30 March 2013

Operation Cherry Tree

Blogging about Copenhagen takes a backseat to fighting for trees at the moment. Somehow I have told myself that the two subjects don’t mix, even if the tree hugging is taking place in Copenhagen. Maybe I am wrong? I do feel like showing you an amazing thing that took place this week: I witnessed a cherry tree transplant.

In total fifteen trees were rescued from the chainsaw. If these trees had been on the other side of the fence, they would have been the territory of the park people of Copenhagen, and gone by now. As it is, they belong to the Department of Health Services, and this is why instead of a muddy field, the elderly of Copenhagen in De Gamles By now have a small cherry tree forest. So cool! This is how it's done:

0: before moving day

Before moving day. 

1: grab the tree

The grabbing, executed by Nordisk Træflyt. It works like a big hand with claws, grabbing, closing and digging in the "claws" one by one, to scoop up the root and 3.5 ton of the surrounding soil.

2: scoop it up

Scoop it up.

3: transport it to the hole you prepared

Transport it to the hole you prepared.

3.5 ton jordhaps
4: position it, and gently release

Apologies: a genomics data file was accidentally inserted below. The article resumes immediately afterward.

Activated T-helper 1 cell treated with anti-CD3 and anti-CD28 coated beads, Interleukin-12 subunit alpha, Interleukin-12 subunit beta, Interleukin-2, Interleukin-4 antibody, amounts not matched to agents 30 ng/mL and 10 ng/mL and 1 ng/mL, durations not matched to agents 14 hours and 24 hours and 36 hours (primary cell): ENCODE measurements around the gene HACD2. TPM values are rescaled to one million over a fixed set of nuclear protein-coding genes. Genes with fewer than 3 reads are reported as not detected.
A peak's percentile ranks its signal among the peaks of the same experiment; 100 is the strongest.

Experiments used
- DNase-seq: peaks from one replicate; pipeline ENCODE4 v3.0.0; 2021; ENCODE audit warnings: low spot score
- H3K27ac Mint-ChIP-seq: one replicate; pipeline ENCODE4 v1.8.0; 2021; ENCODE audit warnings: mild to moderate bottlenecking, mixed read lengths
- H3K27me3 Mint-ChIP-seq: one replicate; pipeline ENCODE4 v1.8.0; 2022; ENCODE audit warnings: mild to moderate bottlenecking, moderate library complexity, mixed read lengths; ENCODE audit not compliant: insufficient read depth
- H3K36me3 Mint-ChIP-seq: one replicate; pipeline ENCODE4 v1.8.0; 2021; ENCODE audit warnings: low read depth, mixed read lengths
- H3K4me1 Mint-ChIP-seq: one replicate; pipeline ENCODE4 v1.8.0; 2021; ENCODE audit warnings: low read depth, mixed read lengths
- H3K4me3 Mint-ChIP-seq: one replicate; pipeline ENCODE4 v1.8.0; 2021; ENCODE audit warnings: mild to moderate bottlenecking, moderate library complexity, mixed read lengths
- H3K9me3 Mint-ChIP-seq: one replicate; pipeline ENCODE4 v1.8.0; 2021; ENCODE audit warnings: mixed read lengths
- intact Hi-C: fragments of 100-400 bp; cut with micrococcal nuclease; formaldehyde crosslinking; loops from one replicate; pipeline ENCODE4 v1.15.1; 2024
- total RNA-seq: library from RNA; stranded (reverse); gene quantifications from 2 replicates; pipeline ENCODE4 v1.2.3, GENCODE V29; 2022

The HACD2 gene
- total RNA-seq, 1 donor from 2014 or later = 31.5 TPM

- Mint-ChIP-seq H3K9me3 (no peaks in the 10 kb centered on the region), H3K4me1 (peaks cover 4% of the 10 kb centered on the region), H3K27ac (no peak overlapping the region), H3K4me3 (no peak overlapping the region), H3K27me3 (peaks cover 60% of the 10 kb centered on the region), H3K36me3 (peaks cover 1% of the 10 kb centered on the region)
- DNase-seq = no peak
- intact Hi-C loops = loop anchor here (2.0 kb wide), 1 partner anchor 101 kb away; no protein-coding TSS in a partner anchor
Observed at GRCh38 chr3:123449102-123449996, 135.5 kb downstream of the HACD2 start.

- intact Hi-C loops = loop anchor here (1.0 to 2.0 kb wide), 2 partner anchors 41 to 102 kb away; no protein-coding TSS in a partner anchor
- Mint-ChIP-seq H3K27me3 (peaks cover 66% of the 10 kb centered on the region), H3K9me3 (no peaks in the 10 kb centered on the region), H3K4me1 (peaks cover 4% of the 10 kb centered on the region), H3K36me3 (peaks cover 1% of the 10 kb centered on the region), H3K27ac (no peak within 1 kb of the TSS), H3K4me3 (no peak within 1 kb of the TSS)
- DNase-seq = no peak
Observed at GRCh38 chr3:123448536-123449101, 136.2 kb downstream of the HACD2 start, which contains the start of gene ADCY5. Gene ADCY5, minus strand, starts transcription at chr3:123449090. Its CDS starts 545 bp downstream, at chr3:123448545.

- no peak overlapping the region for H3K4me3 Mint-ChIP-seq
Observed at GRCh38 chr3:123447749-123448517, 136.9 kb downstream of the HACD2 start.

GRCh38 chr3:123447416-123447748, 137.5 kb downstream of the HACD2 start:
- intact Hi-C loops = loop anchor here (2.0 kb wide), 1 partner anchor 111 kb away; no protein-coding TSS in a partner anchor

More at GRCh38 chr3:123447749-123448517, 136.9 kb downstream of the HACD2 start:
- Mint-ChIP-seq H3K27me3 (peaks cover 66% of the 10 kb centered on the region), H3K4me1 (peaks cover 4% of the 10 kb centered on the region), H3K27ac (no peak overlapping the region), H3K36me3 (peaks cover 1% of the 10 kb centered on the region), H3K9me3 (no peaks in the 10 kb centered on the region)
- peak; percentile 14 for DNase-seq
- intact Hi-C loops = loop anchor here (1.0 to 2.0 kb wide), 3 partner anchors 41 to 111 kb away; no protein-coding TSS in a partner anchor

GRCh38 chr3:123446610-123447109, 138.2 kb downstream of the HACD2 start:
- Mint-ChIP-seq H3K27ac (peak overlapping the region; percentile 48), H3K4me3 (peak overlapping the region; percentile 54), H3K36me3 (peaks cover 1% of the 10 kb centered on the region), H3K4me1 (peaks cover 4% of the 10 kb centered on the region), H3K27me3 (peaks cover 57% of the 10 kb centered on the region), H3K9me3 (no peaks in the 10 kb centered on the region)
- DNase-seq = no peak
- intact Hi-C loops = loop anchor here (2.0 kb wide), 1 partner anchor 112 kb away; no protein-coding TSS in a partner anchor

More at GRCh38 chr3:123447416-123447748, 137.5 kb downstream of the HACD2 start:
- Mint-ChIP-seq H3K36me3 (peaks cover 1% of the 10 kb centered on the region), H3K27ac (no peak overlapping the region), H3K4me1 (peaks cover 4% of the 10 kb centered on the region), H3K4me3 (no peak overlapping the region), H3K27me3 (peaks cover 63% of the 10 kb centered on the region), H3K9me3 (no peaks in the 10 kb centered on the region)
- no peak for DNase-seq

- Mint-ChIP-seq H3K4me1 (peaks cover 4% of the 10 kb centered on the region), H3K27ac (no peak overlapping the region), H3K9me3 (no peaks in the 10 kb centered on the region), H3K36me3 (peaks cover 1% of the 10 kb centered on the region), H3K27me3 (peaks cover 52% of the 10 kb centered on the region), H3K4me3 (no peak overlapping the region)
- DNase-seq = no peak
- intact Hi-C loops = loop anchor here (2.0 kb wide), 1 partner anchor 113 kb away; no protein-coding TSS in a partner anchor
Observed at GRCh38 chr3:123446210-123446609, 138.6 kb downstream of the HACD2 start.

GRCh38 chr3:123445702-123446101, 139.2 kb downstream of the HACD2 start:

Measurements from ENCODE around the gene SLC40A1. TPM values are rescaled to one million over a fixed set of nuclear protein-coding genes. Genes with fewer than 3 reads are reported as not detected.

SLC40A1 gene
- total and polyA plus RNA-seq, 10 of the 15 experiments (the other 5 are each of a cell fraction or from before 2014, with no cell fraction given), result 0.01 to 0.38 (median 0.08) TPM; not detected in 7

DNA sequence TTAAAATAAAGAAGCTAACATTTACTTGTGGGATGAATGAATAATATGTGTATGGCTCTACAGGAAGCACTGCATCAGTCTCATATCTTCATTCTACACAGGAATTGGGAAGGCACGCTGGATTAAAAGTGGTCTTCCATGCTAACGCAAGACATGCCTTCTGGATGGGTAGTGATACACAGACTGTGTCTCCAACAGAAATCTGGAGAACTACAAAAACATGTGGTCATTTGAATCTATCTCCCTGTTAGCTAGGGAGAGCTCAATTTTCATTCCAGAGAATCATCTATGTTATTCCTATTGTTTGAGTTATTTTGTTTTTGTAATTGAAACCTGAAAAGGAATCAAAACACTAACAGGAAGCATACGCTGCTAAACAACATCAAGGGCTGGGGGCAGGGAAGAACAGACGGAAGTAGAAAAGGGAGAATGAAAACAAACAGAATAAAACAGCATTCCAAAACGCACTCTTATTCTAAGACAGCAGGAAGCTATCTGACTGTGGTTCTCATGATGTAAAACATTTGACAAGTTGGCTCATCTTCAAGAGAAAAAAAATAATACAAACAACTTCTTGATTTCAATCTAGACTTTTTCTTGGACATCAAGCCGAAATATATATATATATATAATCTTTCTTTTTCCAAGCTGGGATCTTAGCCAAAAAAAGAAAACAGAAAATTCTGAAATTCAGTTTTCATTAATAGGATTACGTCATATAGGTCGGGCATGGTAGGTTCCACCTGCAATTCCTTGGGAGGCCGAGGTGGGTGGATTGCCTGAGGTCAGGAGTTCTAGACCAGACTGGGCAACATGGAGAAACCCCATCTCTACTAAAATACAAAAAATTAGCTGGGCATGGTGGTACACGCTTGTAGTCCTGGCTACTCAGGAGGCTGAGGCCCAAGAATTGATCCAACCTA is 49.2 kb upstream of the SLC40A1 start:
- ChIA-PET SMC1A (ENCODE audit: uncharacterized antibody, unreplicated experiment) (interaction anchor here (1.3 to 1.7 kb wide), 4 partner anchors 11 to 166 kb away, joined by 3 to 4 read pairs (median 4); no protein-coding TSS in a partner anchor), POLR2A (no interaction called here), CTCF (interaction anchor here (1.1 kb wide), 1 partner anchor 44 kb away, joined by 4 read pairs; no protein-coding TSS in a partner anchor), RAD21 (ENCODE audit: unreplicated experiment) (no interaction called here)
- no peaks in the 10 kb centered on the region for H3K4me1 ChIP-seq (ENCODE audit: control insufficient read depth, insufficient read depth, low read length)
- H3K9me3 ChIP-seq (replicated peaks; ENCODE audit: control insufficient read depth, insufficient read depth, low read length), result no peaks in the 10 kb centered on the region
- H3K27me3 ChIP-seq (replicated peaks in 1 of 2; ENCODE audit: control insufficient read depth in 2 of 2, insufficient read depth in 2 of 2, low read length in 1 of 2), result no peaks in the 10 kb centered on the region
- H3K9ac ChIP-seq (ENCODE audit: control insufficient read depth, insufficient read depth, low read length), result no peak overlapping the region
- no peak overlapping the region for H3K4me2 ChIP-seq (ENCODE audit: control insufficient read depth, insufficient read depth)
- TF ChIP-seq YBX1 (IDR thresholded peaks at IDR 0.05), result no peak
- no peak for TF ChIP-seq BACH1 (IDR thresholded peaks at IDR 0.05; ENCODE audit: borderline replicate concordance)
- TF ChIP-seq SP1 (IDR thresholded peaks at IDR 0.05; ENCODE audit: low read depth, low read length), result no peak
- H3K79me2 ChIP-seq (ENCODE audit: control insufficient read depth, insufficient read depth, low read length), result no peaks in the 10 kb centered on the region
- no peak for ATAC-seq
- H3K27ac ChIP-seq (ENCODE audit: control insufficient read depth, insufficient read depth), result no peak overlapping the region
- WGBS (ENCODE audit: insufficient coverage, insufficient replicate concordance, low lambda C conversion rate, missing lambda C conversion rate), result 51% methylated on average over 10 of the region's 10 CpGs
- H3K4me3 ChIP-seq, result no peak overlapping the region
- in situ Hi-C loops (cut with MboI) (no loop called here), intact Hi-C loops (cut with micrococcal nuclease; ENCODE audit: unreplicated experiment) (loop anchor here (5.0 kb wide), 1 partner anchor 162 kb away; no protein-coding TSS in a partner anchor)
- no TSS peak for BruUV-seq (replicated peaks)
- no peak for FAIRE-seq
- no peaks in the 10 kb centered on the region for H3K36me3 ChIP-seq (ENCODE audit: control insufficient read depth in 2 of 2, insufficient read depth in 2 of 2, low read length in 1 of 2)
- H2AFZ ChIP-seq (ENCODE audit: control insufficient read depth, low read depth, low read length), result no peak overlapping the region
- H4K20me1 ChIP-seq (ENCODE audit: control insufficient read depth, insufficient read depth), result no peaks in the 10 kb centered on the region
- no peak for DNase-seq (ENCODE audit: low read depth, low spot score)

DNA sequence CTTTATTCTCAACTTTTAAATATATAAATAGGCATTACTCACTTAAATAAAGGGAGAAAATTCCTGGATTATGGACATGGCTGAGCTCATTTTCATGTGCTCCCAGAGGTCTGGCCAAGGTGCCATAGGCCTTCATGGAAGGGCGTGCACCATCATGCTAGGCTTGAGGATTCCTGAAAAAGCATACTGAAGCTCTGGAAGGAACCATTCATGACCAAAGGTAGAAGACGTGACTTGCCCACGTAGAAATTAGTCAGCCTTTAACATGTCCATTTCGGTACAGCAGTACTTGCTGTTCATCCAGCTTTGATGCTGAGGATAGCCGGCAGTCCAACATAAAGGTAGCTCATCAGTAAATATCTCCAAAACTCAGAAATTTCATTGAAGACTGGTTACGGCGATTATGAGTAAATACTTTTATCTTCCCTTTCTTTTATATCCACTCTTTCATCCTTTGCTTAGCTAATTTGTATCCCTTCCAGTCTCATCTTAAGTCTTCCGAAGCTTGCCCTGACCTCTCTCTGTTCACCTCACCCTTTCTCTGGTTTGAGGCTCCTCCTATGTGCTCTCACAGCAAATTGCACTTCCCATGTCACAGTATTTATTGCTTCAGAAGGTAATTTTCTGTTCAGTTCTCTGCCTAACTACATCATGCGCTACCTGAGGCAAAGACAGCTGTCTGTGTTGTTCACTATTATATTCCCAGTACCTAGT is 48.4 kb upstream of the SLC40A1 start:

Position the tree, retract the claws one at the time and gently release.

5: there


6: scoop up soil to fill tree hole

Scoop up a soilplug to fill tree hole.

7: soil plug

8: soil plug in transit

9: rescued cherry tree park

The rescued cherry tree garden.

Job well done

And on to the next emergency. 

Why would anyone cut down a perfectly healthy tree, where we need them the most, when this can be done? I really wish they would leave healthy trees alone in the first place, but short of that, a rescue should be the only other option, if at all possible. I can't wait to return for the bloom. 


  1. What an awesome job! *standing ovation* Glad you could document it! Hugs!

    1. I look forward to seeing them adapt to the moving. The soil looks really unfit to me, almost claybased, but they are used to it from just down the road. Uh, fingers crossed that they will be happy. :-)

  2. I'd love to visit these trees next time i'm in CPH, probably next year...greetings from australia!

    1. Hello Australia,
      I hope you will find them healthy and happy. :-)

  3. An incredible thing to see!
    Thank you.

    1. You are welcome. I can't wait to see them settle in and bloom. Fingers crossed.

  4. Fan-f'ing-tastisk!!!<3 en rigtig påskehistorie -jo faktisk- genopstandelse, evigt liv og den slags:-)
    kh muttilove

  5. this is really cool! this is such an ingenious tool! well done!

    1. In my city the park people say it doesn't work, so I am looking forward to the proving them wrong part. They already have been of course, but this time I will be around to document it all the way.


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